Keep your eyes on the road

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As the new year rolled in, the new Nevada law banning cell phone use while driving went into effect.

Nevada is the latest to join a growing number of locations around the world—from California to Kenya—that prohibit cell phone use while driving, and it’s the 34th state in the United States to outlaw text messaging while driving. The restrictions included in the law make it illegal in Nevada to use a handheld cell phone to talk, text message or use the internet, even at stoplights or while idling in traffic. A $50 first-time ticket could ultimately cost about $112, including court fees, according to Reno police.

Enforcement of the law in Nevada is primary, meaning that police can stop and ticket drivers for that reason alone.

It is always difficult to make the transition when a new law takes away a tool many people are accustomed to using. But, as new technology changes the way we conduct our everyday lives, laws must be added to accommodate these advances, and the ban on cell phone use while driving is an important step.

After the law was signed, Nevadans were given a trial period to get used to the cell phone ban without the threat of full consequences. Since October, Nevada drivers have been given warnings that enforcement of the law would begin on Jan. 1.

However, although drivers have been receiving verbal warnings regarding the new ban for the past three months, many have still been ignoring the restriction because it is difficult for people to adjust to losing something they’re used to having (see: Prohibition).

I’m sure most of us have used a cell phone at a potentially dangerous time. Sometimes drivers have something important to communicate. It happens.

But the law really is important and useful. And it really won’t hurt a driver to hold off on checking the phone until his or her destination is reached.

There are a lot of dangerous things people can do while driving, but cell phone use is particularly dangerous because of how thoroughly it distracts the driver from the task at hand. If something crosses a motorists’ path that might cause a crash, an attentive driver has the opportunity to slow down or swerve in an effort to lessen the impact.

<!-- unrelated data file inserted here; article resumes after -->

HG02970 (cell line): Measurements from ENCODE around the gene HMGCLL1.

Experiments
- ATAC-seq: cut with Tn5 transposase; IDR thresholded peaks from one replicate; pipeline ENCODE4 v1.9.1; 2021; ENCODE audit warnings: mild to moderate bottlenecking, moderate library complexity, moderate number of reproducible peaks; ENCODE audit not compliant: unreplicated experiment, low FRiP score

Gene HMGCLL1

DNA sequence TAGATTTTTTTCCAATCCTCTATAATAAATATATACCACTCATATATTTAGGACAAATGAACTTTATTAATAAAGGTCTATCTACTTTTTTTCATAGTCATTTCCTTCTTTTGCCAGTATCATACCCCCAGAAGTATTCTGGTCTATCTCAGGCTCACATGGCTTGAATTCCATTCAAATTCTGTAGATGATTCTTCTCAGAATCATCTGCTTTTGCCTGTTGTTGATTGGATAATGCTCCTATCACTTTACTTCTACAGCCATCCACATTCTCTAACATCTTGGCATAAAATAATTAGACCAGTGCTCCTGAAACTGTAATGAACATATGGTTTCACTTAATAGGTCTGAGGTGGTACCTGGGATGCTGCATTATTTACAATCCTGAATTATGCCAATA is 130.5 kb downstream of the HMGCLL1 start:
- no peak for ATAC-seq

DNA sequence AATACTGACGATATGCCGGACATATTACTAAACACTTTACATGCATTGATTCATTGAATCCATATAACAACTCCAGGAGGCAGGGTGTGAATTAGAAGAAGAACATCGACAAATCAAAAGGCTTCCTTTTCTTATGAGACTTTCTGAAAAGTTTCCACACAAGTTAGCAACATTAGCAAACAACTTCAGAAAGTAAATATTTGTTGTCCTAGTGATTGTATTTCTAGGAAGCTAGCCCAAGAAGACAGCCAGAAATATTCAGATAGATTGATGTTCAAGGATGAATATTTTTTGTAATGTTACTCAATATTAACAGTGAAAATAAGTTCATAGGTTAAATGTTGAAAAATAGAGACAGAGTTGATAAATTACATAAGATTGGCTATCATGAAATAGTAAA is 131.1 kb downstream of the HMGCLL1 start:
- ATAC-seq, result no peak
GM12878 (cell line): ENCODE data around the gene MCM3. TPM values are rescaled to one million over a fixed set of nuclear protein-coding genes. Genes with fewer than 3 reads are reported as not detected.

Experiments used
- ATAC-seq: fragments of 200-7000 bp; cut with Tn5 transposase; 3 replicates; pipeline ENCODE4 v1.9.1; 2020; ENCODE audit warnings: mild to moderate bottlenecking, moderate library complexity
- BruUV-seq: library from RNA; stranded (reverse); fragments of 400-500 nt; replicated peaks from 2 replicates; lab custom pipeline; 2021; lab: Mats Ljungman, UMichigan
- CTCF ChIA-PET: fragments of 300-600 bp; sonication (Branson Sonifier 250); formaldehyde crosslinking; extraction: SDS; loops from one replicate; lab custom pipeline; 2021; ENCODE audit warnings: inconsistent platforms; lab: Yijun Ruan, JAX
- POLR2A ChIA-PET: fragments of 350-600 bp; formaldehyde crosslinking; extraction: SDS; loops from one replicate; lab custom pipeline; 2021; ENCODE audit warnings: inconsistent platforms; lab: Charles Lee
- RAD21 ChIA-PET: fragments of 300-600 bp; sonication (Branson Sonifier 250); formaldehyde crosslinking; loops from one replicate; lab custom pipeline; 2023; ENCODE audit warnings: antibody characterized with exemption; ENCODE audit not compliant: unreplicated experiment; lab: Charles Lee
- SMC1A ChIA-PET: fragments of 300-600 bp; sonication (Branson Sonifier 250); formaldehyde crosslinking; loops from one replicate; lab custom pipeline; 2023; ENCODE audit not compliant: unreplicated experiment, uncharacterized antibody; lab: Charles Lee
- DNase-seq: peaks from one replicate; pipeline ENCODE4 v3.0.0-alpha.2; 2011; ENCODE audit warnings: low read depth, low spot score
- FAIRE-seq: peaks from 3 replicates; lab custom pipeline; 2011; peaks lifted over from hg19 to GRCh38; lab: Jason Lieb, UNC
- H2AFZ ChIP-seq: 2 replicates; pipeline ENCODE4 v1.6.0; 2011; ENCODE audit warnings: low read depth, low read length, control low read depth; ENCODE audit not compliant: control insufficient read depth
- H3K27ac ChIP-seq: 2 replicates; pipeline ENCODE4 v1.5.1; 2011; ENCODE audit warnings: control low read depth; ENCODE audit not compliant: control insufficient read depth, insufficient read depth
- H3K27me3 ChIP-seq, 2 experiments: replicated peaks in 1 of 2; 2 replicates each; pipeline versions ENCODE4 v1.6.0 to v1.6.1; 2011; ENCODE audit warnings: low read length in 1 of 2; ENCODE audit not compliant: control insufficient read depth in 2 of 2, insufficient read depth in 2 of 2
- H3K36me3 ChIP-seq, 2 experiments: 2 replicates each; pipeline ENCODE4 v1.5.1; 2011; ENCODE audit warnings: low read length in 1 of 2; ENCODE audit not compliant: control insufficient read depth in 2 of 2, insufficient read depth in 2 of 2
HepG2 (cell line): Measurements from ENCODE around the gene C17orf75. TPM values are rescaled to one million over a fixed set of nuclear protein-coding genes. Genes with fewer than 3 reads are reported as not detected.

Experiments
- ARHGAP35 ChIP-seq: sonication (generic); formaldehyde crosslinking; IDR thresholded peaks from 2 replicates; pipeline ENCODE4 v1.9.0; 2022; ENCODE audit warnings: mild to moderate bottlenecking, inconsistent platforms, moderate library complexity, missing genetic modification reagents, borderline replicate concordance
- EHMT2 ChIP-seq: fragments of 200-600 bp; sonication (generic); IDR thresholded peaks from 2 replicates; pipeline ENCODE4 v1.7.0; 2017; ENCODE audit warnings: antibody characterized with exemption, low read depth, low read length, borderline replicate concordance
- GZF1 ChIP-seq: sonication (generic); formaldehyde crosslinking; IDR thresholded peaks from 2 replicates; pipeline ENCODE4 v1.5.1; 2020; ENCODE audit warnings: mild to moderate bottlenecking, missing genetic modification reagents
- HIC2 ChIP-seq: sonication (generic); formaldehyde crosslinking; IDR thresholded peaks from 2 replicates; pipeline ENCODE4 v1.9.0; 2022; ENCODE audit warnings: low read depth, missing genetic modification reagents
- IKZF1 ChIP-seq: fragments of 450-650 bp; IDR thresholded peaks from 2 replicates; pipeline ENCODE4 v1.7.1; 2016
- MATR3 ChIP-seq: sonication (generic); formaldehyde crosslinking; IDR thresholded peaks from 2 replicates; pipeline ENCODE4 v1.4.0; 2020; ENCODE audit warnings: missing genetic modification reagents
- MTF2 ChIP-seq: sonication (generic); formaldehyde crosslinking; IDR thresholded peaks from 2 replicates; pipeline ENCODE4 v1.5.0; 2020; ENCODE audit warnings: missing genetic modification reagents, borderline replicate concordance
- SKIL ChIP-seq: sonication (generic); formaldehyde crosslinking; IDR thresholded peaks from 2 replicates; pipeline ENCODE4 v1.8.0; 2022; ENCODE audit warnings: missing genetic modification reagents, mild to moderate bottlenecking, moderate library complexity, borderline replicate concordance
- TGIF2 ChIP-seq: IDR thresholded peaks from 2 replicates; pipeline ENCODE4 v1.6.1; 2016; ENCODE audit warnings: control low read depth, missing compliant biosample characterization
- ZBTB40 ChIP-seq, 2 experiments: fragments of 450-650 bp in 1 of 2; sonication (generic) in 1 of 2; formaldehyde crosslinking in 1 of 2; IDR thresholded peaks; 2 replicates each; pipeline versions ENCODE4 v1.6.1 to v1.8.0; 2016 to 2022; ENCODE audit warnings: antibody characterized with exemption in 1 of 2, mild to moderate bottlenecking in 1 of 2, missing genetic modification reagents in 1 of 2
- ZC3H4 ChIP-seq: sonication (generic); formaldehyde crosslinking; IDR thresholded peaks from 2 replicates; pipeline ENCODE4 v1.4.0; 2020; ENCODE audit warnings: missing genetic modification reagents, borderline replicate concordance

But those who happen to be updating their Facebook status and don’t notice the impending peril won’t have the chance to react, and the crash will be that much more severe. And the fact that drivers are putting others in danger so they can hold a conversation with their buddies or surf the ’net just adds insult to injury.

However, though the Nevada law is a reasonable step, it is not perfect. Other states, such as Oregon, include an exception in their cell phone bans that allows cell phone use “in the scope of the person’s employment if operation of the motor vehicle is necessary for the person’s job.” Last summer, I rode with a tow truck driver who told me he had no choice but to break the California law against cell phone use while driving because he needed to call other drivers in order to conduct his business. I wasn’t quite sure why he couldn’t just use a Bluetooth headset.

As with any new law that deals with recent developments in technology, these cell phone bans should change as technology changes. We no longer live in a society that can function properly without the use of devices such as cell phones and laptop computers. Lawmakers and politicians do not seem to completely understand this fact.

It is important to find a balance in legislation between what will ensure the safety of the people while allowing them to participate in normal and necessary activities.